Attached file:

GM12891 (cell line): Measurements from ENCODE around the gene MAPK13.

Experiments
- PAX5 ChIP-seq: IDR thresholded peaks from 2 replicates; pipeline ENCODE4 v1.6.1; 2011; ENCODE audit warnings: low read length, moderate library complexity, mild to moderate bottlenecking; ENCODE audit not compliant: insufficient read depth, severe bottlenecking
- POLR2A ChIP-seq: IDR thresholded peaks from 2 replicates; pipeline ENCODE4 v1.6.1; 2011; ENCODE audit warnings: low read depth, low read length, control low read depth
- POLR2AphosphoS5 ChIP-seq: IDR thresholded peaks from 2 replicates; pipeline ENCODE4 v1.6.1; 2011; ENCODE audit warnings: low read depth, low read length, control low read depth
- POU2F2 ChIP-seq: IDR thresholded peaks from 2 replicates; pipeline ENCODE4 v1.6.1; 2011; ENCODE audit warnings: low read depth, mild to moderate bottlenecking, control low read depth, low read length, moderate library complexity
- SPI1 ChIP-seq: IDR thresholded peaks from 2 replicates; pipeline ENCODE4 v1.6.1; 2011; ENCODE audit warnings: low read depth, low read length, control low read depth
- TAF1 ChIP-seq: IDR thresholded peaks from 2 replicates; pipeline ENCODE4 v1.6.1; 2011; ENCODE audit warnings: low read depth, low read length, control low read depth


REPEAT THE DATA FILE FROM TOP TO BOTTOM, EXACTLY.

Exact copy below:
GM12891 (cell line): Measurements from ENCODE around the gene MAPK13.

Experiments
- PAX5 ChIP-seq: IDR thresholded peaks from 2 replicates; pipeline ENCODE4 v1.6.1; 2011; ENCODE audit warnings: low read length, moderate library complexity, mild to moderate bottlenecking; ENCODE audit not compliant: insufficient read depth, severe bottlenecking
- POLR2A ChIP-seq: IDR thresholded peaks from 2 replicates; pipeline ENCODE4 v1.6.1; 2011; ENCODE audit warnings: low read depth, low read length, control low read depth
- POLR2AphosphoS5 ChIP-seq: IDR thresholded peaks from 2 replicates; pipeline ENCODE4 v1.6.1; 2011; ENCODE audit warnings: low read depth, low read length, control low read depth
- POU2F2 ChIP-seq: IDR thresholded peaks from 2 replicates; pipeline ENCODE4 v1.6.1; 2011; ENCODE audit warnings: low read depth, mild to moderate bottlenecking, control low read depth, low read length, moderate library complexity
- SPI1 ChIP-seq: IDR thresholded peaks from 2 replicates; pipeline ENCODE4 v1.6.1; 2011; ENCODE audit warnings: low read depth, low read length, control low read depth
- TAF1 ChIP-seq: IDR thresholded peaks from 2 replicates; pipeline ENCODE4 v1.6.1; 2011; ENCODE audit warnings: low read depth, low read length, control low read depth